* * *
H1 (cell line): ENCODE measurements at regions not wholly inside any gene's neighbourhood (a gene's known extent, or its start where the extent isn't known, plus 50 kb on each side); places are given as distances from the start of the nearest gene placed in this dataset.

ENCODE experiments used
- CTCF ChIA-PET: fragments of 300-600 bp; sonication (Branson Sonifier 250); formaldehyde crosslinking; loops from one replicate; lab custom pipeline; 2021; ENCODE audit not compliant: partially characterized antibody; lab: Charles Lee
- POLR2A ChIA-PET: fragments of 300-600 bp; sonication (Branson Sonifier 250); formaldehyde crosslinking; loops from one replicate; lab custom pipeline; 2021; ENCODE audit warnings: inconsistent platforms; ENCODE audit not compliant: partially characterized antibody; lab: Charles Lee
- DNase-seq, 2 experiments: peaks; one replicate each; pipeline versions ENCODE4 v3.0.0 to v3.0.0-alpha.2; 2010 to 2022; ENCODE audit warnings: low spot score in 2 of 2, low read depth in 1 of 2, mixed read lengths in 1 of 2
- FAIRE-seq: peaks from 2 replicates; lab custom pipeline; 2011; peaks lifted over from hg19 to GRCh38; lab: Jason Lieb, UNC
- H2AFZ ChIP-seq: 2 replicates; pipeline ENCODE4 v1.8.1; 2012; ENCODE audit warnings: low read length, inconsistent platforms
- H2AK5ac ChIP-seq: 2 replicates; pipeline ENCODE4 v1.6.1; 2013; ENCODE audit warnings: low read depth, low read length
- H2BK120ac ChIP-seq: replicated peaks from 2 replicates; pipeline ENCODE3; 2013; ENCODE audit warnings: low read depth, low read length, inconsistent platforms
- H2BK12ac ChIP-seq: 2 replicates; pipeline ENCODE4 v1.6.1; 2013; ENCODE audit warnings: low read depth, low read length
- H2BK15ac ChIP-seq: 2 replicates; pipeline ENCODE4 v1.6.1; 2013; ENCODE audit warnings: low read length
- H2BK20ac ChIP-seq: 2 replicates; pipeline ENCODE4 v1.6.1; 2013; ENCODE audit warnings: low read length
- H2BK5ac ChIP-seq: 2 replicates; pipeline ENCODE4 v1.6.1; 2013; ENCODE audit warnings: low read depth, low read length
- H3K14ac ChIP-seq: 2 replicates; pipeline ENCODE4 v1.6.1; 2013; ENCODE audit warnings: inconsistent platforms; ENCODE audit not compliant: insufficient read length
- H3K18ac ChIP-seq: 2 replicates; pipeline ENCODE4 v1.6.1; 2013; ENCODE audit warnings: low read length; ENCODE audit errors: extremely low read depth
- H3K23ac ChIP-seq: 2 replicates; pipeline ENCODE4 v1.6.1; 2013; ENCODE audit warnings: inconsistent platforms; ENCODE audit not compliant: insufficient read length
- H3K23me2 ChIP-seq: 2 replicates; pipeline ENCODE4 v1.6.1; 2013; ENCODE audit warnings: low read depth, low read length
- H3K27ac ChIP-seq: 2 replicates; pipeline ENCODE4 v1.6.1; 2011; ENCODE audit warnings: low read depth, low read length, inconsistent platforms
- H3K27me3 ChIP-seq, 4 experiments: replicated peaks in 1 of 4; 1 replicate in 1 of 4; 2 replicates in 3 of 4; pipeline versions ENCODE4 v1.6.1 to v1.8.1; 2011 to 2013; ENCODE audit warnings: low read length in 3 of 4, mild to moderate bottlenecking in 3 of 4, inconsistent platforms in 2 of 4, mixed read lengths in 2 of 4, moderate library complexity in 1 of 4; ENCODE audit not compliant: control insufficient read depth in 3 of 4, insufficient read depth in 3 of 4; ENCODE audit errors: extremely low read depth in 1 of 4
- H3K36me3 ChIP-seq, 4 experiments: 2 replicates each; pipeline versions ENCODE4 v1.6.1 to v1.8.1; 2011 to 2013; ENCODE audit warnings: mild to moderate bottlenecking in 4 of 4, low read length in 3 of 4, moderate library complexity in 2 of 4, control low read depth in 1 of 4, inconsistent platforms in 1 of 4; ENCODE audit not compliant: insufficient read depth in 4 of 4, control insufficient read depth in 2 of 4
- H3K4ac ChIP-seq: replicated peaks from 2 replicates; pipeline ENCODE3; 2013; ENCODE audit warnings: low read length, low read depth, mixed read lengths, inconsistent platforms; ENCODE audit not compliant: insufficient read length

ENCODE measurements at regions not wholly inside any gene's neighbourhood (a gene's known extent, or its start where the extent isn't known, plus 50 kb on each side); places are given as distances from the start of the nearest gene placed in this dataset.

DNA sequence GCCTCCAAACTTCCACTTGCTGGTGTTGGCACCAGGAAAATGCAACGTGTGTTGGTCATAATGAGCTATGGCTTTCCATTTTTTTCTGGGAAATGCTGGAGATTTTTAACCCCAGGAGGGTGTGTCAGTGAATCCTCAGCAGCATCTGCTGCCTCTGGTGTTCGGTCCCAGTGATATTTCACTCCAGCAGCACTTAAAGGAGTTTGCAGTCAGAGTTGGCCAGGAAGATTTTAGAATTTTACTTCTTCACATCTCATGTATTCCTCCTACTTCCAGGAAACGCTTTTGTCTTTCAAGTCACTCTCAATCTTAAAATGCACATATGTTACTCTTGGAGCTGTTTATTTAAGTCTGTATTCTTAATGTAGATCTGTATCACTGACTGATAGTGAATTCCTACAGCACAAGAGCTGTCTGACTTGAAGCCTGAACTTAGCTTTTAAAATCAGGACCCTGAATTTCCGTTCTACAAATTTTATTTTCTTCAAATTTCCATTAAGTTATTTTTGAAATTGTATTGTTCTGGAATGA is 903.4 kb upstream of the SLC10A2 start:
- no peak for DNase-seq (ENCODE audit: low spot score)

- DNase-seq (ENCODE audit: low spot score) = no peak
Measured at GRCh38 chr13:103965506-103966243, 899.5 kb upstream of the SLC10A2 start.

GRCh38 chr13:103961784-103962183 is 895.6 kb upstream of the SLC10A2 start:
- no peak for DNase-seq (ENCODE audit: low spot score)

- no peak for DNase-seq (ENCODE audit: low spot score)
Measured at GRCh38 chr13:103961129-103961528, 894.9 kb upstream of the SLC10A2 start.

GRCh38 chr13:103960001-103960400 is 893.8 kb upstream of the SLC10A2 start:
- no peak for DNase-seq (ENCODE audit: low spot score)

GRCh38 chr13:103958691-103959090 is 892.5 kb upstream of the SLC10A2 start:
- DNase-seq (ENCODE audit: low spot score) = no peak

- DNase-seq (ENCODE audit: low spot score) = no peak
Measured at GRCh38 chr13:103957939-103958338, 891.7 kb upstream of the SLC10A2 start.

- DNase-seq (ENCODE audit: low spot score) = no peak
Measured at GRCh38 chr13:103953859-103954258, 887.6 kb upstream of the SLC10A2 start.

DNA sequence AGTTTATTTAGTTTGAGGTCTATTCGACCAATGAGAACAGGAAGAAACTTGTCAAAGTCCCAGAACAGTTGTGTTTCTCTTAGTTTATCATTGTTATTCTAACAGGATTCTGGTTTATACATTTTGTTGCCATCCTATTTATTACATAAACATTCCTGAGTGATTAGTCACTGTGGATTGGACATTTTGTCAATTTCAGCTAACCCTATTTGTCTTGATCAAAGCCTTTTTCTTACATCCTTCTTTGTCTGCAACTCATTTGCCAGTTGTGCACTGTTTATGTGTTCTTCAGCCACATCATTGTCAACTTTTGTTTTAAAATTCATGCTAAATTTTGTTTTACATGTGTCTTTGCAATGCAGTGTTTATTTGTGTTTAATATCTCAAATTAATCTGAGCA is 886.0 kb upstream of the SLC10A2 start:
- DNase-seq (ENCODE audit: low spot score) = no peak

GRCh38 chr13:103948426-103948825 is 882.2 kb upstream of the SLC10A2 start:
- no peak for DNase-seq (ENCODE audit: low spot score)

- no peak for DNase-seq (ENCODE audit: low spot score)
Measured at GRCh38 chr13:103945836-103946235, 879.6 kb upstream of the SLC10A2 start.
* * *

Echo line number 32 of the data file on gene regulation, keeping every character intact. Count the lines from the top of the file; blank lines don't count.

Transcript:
- no peak for DNase-seq (ENCODE audit: low spot score)